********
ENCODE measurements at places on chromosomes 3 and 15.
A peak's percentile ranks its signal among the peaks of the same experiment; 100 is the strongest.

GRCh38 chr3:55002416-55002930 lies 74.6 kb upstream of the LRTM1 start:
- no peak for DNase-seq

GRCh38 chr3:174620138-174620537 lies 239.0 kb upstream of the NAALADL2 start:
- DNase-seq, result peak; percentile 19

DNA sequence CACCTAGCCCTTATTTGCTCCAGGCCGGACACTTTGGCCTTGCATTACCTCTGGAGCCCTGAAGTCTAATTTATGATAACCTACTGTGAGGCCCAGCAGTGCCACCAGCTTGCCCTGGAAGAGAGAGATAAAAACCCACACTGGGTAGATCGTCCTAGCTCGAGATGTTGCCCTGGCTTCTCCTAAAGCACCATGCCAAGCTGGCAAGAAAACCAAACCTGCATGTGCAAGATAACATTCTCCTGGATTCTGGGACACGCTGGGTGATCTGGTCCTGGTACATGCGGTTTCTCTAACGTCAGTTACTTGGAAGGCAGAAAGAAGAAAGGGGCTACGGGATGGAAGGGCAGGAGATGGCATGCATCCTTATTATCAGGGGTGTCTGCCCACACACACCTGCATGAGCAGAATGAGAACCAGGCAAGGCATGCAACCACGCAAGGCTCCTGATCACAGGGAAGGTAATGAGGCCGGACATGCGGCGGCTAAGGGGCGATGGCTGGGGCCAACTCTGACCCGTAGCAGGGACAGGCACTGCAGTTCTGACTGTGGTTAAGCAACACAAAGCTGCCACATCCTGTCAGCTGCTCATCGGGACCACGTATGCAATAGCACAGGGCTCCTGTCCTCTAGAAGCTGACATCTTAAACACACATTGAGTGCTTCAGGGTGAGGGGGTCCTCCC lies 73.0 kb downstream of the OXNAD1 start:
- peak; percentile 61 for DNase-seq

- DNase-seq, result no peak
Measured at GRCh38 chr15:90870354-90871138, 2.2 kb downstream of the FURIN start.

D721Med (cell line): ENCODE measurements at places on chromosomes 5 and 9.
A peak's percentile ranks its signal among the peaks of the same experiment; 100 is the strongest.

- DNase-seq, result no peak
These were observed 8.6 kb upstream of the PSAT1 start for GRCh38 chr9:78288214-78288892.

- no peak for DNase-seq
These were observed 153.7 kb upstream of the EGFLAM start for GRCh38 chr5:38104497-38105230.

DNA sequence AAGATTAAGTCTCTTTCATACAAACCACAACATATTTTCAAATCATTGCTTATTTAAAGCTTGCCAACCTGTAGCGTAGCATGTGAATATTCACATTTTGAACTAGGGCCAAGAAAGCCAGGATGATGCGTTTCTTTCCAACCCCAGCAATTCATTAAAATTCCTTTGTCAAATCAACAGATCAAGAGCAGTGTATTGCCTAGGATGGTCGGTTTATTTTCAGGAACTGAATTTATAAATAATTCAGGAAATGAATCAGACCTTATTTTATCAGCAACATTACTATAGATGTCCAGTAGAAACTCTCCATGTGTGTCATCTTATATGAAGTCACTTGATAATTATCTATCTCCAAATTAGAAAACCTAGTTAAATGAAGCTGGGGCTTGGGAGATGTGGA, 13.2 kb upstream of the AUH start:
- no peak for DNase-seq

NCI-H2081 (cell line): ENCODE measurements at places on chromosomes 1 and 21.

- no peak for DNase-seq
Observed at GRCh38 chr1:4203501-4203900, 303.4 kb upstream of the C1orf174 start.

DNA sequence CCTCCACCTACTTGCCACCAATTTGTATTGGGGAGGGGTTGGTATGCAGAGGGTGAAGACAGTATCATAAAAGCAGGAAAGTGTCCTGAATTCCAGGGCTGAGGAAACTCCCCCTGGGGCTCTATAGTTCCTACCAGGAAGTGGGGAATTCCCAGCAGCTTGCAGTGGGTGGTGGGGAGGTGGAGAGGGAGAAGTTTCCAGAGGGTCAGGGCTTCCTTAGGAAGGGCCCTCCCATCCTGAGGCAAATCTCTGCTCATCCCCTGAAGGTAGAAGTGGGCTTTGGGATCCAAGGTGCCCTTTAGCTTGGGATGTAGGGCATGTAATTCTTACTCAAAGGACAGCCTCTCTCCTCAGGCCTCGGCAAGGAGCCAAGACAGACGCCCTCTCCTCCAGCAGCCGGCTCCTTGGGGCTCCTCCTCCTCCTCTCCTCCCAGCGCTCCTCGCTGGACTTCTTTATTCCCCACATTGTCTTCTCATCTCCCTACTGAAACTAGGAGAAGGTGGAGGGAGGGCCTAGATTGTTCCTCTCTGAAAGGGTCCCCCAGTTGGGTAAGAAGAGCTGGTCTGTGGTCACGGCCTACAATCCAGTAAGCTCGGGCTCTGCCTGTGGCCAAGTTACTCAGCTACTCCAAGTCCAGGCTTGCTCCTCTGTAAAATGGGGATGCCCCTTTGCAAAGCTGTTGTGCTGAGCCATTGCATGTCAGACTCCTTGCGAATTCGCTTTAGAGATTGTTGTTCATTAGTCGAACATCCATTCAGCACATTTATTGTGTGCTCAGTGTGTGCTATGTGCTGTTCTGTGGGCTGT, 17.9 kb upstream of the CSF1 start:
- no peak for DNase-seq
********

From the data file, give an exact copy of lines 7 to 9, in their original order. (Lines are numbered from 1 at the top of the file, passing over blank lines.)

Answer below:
DNA sequence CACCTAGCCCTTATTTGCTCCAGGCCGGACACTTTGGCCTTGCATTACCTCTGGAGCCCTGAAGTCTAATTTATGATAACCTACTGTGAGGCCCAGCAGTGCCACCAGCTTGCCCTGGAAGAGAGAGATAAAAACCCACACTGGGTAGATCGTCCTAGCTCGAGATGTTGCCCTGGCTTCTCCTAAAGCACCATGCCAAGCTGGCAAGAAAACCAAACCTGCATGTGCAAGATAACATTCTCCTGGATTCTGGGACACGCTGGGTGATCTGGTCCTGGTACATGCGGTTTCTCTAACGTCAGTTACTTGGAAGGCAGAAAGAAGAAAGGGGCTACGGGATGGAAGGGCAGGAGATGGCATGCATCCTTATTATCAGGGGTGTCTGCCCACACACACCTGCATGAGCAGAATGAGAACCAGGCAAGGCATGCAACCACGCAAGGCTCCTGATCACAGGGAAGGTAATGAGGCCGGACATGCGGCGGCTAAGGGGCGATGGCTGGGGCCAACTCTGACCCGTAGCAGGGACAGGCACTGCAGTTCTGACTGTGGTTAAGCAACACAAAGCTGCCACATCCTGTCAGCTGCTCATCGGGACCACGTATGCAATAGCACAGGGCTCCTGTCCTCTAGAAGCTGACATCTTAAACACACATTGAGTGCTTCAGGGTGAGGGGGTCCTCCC lies 73.0 kb downstream of the OXNAD1 start:
- peak; percentile 61 for DNase-seq

- DNase-seq, result no peak